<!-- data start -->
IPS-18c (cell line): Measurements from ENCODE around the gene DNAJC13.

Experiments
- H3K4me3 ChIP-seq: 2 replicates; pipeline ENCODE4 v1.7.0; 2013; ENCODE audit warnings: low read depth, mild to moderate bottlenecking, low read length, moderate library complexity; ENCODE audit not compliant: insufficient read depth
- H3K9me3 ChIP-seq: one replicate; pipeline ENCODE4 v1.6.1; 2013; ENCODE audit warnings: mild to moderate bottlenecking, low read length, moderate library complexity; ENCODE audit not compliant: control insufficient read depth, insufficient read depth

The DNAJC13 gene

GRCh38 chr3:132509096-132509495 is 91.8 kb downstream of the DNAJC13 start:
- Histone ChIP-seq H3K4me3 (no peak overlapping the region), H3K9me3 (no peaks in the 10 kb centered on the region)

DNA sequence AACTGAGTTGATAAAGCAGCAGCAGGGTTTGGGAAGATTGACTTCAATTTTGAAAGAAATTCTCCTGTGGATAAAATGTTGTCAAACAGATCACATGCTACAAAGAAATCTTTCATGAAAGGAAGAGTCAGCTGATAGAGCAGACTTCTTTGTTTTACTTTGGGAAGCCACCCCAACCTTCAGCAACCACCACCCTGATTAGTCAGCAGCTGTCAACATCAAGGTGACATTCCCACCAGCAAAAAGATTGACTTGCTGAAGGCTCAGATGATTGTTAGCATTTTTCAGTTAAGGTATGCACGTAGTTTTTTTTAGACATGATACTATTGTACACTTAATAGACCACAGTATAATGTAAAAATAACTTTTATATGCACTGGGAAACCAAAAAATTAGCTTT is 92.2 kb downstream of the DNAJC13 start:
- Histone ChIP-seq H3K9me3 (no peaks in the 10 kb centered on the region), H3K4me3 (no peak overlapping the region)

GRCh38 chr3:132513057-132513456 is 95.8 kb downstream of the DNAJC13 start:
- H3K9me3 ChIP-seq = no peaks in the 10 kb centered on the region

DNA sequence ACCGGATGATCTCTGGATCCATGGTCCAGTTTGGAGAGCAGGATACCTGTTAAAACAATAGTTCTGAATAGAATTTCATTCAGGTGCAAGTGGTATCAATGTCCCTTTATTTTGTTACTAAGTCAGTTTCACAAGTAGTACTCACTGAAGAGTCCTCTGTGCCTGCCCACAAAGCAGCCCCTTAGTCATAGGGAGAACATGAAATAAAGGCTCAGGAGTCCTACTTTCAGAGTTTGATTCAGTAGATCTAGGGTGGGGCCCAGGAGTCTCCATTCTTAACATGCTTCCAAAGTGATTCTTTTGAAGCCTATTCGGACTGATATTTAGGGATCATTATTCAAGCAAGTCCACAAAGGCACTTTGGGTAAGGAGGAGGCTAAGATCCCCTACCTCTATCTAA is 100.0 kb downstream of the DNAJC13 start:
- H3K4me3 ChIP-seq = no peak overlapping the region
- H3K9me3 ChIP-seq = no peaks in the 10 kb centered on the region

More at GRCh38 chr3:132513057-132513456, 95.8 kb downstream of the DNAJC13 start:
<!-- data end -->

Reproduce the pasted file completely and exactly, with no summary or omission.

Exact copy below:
IPS-18c (cell line): Measurements from ENCODE around the gene DNAJC13.

Experiments
- H3K4me3 ChIP-seq: 2 replicates; pipeline ENCODE4 v1.7.0; 2013; ENCODE audit warnings: low read depth, mild to moderate bottlenecking, low read length, moderate library complexity; ENCODE audit not compliant: insufficient read depth
- H3K9me3 ChIP-seq: one replicate; pipeline ENCODE4 v1.6.1; 2013; ENCODE audit warnings: mild to moderate bottlenecking, low read length, moderate library complexity; ENCODE audit not compliant: control insufficient read depth, insufficient read depth

The DNAJC13 gene

GRCh38 chr3:132509096-132509495 is 91.8 kb downstream of the DNAJC13 start:
- Histone ChIP-seq H3K4me3 (no peak overlapping the region), H3K9me3 (no peaks in the 10 kb centered on the region)

DNA sequence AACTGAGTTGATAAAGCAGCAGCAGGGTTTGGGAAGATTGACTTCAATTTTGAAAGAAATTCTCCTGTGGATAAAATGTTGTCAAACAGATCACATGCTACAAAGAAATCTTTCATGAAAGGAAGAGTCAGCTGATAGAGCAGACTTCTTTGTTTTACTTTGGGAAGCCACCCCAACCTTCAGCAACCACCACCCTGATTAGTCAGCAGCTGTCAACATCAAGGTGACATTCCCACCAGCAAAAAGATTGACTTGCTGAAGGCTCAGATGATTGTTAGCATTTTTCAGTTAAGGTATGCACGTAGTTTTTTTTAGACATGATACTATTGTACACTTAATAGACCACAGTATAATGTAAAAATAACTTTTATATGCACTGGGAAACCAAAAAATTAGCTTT is 92.2 kb downstream of the DNAJC13 start:
- Histone ChIP-seq H3K9me3 (no peaks in the 10 kb centered on the region), H3K4me3 (no peak overlapping the region)

GRCh38 chr3:132513057-132513456 is 95.8 kb downstream of the DNAJC13 start:
- H3K9me3 ChIP-seq = no peaks in the 10 kb centered on the region

DNA sequence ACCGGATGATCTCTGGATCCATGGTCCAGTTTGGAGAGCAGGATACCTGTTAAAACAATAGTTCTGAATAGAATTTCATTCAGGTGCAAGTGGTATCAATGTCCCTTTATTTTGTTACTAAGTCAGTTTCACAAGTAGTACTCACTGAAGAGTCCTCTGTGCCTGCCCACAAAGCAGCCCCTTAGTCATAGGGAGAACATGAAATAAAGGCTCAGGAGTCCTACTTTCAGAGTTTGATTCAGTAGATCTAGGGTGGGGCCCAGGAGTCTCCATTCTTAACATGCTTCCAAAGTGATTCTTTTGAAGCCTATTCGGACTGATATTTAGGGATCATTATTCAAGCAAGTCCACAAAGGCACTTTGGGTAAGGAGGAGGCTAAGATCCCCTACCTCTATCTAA is 100.0 kb downstream of the DNAJC13 start:
- H3K4me3 ChIP-seq = no peak overlapping the region
- H3K9me3 ChIP-seq = no peaks in the 10 kb centered on the region

More at GRCh38 chr3:132513057-132513456, 95.8 kb downstream of the DNAJC13 start: